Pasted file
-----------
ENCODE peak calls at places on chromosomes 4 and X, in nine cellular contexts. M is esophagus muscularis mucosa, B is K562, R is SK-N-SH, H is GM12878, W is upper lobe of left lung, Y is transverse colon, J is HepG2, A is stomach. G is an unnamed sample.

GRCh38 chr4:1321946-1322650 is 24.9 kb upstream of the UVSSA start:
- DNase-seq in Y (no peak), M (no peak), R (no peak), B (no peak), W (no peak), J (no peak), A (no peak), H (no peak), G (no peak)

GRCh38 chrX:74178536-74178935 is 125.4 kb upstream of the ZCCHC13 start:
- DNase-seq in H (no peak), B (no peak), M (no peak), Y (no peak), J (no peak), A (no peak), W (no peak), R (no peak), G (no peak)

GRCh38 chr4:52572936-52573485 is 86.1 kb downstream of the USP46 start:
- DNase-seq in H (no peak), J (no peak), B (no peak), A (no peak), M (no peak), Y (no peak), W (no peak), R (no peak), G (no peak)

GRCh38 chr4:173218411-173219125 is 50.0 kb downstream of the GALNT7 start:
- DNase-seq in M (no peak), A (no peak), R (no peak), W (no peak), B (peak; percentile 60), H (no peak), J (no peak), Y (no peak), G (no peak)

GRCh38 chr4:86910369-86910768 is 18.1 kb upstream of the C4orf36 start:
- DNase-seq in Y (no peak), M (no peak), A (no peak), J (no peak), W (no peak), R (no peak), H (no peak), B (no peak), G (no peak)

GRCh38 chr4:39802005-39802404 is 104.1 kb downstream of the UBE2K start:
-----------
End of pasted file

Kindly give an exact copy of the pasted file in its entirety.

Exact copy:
ENCODE peak calls at places on chromosomes 4 and X, in nine cellular contexts. M is esophagus muscularis mucosa, B is K562, R is SK-N-SH, H is GM12878, W is upper lobe of left lung, Y is transverse colon, J is HepG2, A is stomach. G is an unnamed sample.

GRCh38 chr4:1321946-1322650 is 24.9 kb upstream of the UVSSA start:
- DNase-seq in Y (no peak), M (no peak), R (no peak), B (no peak), W (no peak), J (no peak), A (no peak), H (no peak), G (no peak)

GRCh38 chrX:74178536-74178935 is 125.4 kb upstream of the ZCCHC13 start:
- DNase-seq in H (no peak), B (no peak), M (no peak), Y (no peak), J (no peak), A (no peak), W (no peak), R (no peak), G (no peak)

GRCh38 chr4:52572936-52573485 is 86.1 kb downstream of the USP46 start:
- DNase-seq in H (no peak), J (no peak), B (no peak), A (no peak), M (no peak), Y (no peak), W (no peak), R (no peak), G (no peak)

GRCh38 chr4:173218411-173219125 is 50.0 kb downstream of the GALNT7 start:
- DNase-seq in M (no peak), A (no peak), R (no peak), W (no peak), B (peak; percentile 60), H (no peak), J (no peak), Y (no peak), G (no peak)

GRCh38 chr4:86910369-86910768 is 18.1 kb upstream of the C4orf36 start:
- DNase-seq in Y (no peak), M (no peak), A (no peak), J (no peak), W (no peak), R (no peak), H (no peak), B (no peak), G (no peak)

GRCh38 chr4:39802005-39802404 is 104.1 kb downstream of the UBE2K start: